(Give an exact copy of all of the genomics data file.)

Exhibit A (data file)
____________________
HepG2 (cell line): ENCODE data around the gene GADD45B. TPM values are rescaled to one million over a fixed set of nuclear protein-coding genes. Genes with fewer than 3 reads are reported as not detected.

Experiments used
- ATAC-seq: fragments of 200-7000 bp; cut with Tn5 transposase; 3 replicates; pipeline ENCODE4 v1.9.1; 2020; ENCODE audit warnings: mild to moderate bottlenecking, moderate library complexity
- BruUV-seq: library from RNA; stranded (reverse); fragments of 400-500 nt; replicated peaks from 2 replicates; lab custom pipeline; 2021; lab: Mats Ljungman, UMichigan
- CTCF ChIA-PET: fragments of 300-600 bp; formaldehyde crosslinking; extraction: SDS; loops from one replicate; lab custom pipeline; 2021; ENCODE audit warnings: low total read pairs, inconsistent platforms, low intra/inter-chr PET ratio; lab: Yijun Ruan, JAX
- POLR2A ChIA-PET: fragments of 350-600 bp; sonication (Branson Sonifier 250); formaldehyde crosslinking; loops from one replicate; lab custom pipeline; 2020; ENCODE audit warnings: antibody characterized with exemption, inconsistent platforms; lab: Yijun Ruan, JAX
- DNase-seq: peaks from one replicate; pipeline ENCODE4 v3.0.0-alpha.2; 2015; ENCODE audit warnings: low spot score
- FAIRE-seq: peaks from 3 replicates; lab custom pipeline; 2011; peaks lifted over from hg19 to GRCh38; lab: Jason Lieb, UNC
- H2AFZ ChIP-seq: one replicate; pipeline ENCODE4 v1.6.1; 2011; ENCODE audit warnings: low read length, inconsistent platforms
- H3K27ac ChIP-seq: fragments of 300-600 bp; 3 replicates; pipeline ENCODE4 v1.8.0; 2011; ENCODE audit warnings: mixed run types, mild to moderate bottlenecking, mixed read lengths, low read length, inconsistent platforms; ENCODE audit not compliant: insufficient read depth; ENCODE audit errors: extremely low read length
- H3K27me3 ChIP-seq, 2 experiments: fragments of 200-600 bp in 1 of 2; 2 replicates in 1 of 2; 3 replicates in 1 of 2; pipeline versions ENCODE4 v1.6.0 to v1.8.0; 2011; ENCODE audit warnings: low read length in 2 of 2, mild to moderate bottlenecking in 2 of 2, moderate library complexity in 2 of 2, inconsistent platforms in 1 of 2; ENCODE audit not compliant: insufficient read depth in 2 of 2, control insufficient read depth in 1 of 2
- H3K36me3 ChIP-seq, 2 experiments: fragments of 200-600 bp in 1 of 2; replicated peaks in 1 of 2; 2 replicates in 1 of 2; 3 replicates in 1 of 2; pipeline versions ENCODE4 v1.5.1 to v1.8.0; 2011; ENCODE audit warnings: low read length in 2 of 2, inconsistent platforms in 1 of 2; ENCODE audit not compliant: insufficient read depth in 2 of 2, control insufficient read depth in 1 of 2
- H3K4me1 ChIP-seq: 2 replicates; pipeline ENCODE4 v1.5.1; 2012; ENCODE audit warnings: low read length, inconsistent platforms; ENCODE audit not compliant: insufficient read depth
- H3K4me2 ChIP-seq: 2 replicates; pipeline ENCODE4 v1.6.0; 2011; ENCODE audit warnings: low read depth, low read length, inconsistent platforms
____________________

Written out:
HepG2 (cell line): ENCODE data around the gene GADD45B. TPM values are rescaled to one million over a fixed set of nuclear protein-coding genes. Genes with fewer than 3 reads are reported as not detected.

Experiments used
- ATAC-seq: fragments of 200-7000 bp; cut with Tn5 transposase; 3 replicates; pipeline ENCODE4 v1.9.1; 2020; ENCODE audit warnings: mild to moderate bottlenecking, moderate library complexity
- BruUV-seq: library from RNA; stranded (reverse); fragments of 400-500 nt; replicated peaks from 2 replicates; lab custom pipeline; 2021; lab: Mats Ljungman, UMichigan
- CTCF ChIA-PET: fragments of 300-600 bp; formaldehyde crosslinking; extraction: SDS; loops from one replicate; lab custom pipeline; 2021; ENCODE audit warnings: low total read pairs, inconsistent platforms, low intra/inter-chr PET ratio; lab: Yijun Ruan, JAX
- POLR2A ChIA-PET: fragments of 350-600 bp; sonication (Branson Sonifier 250); formaldehyde crosslinking; loops from one replicate; lab custom pipeline; 2020; ENCODE audit warnings: antibody characterized with exemption, inconsistent platforms; lab: Yijun Ruan, JAX
- DNase-seq: peaks from one replicate; pipeline ENCODE4 v3.0.0-alpha.2; 2015; ENCODE audit warnings: low spot score
- FAIRE-seq: peaks from 3 replicates; lab custom pipeline; 2011; peaks lifted over from hg19 to GRCh38; lab: Jason Lieb, UNC
- H2AFZ ChIP-seq: one replicate; pipeline ENCODE4 v1.6.1; 2011; ENCODE audit warnings: low read length, inconsistent platforms
- H3K27ac ChIP-seq: fragments of 300-600 bp; 3 replicates; pipeline ENCODE4 v1.8.0; 2011; ENCODE audit warnings: mixed run types, mild to moderate bottlenecking, mixed read lengths, low read length, inconsistent platforms; ENCODE audit not compliant: insufficient read depth; ENCODE audit errors: extremely low read length
- H3K27me3 ChIP-seq, 2 experiments: fragments of 200-600 bp in 1 of 2; 2 replicates in 1 of 2; 3 replicates in 1 of 2; pipeline versions ENCODE4 v1.6.0 to v1.8.0; 2011; ENCODE audit warnings: low read length in 2 of 2, mild to moderate bottlenecking in 2 of 2, moderate library complexity in 2 of 2, inconsistent platforms in 1 of 2; ENCODE audit not compliant: insufficient read depth in 2 of 2, control insufficient read depth in 1 of 2
- H3K36me3 ChIP-seq, 2 experiments: fragments of 200-600 bp in 1 of 2; replicated peaks in 1 of 2; 2 replicates in 1 of 2; 3 replicates in 1 of 2; pipeline versions ENCODE4 v1.5.1 to v1.8.0; 2011; ENCODE audit warnings: low read length in 2 of 2, inconsistent platforms in 1 of 2; ENCODE audit not compliant: insufficient read depth in 2 of 2, control insufficient read depth in 1 of 2
- H3K4me1 ChIP-seq: 2 replicates; pipeline ENCODE4 v1.5.1; 2012; ENCODE audit warnings: low read length, inconsistent platforms; ENCODE audit not compliant: insufficient read depth
- H3K4me2 ChIP-seq: 2 replicates; pipeline ENCODE4 v1.6.0; 2011; ENCODE audit warnings: low read depth, low read length, inconsistent platforms